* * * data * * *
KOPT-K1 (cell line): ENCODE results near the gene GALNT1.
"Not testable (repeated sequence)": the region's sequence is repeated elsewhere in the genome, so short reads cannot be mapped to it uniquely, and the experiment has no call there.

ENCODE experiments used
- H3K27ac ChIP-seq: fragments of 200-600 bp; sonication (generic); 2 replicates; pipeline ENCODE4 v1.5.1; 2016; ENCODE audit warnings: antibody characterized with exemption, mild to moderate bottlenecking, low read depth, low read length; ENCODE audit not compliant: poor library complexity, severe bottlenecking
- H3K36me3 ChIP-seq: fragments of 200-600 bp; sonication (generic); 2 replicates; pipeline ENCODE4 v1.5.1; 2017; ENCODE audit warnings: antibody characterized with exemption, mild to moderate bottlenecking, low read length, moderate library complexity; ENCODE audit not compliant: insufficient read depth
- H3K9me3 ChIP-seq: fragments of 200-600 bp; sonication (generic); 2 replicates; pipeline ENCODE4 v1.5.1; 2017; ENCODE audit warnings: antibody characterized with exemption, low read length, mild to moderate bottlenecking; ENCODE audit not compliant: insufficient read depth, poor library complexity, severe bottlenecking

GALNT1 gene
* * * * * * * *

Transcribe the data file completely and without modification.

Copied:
KOPT-K1 (cell line): ENCODE results near the gene GALNT1.
"Not testable (repeated sequence)": the region's sequence is repeated elsewhere in the genome, so short reads cannot be mapped to it uniquely, and the experiment has no call there.

ENCODE experiments used
- H3K27ac ChIP-seq: fragments of 200-600 bp; sonication (generic); 2 replicates; pipeline ENCODE4 v1.5.1; 2016; ENCODE audit warnings: antibody characterized with exemption, mild to moderate bottlenecking, low read depth, low read length; ENCODE audit not compliant: poor library complexity, severe bottlenecking
- H3K36me3 ChIP-seq: fragments of 200-600 bp; sonication (generic); 2 replicates; pipeline ENCODE4 v1.5.1; 2017; ENCODE audit warnings: antibody characterized with exemption, mild to moderate bottlenecking, low read length, moderate library complexity; ENCODE audit not compliant: insufficient read depth
- H3K9me3 ChIP-seq: fragments of 200-600 bp; sonication (generic); 2 replicates; pipeline ENCODE4 v1.5.1; 2017; ENCODE audit warnings: antibody characterized with exemption, low read length, mild to moderate bottlenecking; ENCODE audit not compliant: insufficient read depth, poor library complexity, severe bottlenecking

GALNT1 gene